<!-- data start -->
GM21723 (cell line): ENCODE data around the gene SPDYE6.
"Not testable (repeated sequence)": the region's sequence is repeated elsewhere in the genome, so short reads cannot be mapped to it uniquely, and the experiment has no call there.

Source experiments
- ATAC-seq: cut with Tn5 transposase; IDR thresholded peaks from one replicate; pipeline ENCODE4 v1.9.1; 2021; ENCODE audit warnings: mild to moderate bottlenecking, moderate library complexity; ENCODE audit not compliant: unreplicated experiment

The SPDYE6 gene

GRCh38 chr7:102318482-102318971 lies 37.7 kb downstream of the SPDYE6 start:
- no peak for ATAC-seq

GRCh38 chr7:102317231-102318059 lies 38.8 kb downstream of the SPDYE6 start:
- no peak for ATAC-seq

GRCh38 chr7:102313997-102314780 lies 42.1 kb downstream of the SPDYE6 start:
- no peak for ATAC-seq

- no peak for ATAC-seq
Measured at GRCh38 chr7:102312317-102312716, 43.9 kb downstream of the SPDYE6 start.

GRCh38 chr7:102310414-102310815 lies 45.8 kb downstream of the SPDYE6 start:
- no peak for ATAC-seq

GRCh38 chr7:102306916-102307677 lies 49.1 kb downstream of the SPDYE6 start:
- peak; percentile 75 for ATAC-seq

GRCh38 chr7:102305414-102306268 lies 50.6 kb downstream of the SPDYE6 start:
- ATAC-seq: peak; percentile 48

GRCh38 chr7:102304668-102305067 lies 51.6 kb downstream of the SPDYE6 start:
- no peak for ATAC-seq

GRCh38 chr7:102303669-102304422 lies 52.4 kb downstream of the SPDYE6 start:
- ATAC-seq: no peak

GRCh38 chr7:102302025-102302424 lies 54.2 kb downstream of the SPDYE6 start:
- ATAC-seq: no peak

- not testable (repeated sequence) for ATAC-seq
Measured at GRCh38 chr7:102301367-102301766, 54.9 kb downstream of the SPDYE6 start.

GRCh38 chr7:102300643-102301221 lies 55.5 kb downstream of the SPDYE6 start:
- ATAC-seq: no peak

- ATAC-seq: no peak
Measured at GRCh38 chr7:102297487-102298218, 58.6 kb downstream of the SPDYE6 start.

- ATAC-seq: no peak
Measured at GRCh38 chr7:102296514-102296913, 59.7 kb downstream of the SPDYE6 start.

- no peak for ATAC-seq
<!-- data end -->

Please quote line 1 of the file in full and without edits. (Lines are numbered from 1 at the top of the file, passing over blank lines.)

GM21723 (cell line): ENCODE data around the gene SPDYE6.